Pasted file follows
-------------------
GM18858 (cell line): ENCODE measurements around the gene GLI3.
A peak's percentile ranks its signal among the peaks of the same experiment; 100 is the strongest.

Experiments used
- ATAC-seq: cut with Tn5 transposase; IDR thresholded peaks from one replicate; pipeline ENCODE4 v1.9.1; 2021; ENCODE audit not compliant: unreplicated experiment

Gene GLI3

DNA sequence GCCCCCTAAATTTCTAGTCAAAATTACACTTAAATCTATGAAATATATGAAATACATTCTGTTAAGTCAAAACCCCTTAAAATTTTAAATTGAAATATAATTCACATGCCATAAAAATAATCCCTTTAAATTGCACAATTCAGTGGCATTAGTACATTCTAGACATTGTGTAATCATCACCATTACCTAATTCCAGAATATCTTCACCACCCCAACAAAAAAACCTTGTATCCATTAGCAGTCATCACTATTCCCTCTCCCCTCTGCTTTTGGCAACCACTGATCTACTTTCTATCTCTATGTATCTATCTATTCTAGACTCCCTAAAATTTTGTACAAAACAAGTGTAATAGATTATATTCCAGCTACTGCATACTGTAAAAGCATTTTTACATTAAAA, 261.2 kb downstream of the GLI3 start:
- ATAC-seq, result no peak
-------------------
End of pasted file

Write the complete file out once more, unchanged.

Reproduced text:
GM18858 (cell line): ENCODE measurements around the gene GLI3.
A peak's percentile ranks its signal among the peaks of the same experiment; 100 is the strongest.

Experiments used
- ATAC-seq: cut with Tn5 transposase; IDR thresholded peaks from one replicate; pipeline ENCODE4 v1.9.1; 2021; ENCODE audit not compliant: unreplicated experiment

Gene GLI3

DNA sequence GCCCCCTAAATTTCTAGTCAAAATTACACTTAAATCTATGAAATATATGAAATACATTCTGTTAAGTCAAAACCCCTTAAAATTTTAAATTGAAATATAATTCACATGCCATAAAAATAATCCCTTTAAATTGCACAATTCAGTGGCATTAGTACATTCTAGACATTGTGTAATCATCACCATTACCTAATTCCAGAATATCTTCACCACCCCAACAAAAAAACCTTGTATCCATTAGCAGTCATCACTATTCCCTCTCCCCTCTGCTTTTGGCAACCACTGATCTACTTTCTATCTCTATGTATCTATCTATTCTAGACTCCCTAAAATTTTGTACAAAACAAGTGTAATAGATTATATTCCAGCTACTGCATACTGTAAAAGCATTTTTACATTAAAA, 261.2 kb downstream of the GLI3 start:
- ATAC-seq, result no peak